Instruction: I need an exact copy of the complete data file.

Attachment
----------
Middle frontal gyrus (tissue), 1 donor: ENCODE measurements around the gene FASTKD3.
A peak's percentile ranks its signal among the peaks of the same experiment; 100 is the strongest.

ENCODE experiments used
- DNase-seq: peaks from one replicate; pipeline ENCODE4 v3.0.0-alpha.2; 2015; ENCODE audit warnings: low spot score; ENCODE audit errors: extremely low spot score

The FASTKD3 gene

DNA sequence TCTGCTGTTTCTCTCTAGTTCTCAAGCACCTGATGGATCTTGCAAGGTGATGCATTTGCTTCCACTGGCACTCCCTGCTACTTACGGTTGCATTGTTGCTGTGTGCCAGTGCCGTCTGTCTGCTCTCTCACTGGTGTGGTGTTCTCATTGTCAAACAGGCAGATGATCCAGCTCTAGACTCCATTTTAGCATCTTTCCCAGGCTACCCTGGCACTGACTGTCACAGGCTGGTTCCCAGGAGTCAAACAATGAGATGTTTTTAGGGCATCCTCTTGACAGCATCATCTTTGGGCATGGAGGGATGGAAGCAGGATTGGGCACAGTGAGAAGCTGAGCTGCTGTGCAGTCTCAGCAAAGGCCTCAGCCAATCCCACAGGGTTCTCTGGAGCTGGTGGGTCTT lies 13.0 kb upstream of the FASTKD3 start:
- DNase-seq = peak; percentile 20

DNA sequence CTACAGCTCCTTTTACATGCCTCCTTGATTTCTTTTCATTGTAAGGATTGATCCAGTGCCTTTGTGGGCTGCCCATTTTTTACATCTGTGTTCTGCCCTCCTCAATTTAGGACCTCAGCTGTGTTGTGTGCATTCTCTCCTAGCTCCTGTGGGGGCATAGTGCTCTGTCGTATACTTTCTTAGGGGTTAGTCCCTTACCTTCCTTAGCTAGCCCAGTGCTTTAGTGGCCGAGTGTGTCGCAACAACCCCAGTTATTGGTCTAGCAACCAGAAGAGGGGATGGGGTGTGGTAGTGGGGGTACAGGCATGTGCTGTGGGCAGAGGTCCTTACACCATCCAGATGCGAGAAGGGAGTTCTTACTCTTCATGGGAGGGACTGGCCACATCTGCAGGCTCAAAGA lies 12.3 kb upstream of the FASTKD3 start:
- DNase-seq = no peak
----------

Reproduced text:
Middle frontal gyrus (tissue), 1 donor: ENCODE measurements around the gene FASTKD3.
A peak's percentile ranks its signal among the peaks of the same experiment; 100 is the strongest.

ENCODE experiments used
- DNase-seq: peaks from one replicate; pipeline ENCODE4 v3.0.0-alpha.2; 2015; ENCODE audit warnings: low spot score; ENCODE audit errors: extremely low spot score

The FASTKD3 gene

DNA sequence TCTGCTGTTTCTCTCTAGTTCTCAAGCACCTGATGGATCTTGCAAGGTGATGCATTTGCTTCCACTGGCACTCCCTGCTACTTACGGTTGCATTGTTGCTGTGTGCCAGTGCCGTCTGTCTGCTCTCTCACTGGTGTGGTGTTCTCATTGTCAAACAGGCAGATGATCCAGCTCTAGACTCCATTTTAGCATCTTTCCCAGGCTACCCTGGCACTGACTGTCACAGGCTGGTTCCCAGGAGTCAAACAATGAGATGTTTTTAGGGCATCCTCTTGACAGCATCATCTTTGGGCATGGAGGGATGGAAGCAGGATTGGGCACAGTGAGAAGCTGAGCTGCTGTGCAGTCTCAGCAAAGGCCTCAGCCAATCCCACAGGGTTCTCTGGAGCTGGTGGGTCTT lies 13.0 kb upstream of the FASTKD3 start:
- DNase-seq = peak; percentile 20

DNA sequence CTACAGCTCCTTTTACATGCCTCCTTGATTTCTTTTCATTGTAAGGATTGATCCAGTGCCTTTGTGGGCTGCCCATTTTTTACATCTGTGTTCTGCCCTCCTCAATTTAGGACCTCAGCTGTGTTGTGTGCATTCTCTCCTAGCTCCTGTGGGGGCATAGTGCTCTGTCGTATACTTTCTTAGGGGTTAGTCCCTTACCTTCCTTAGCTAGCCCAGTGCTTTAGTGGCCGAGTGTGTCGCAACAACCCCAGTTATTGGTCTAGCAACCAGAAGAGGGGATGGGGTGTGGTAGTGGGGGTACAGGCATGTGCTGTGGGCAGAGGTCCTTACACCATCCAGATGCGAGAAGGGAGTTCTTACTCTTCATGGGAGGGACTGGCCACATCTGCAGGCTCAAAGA lies 12.3 kb upstream of the FASTKD3 start:
- DNase-seq = no peak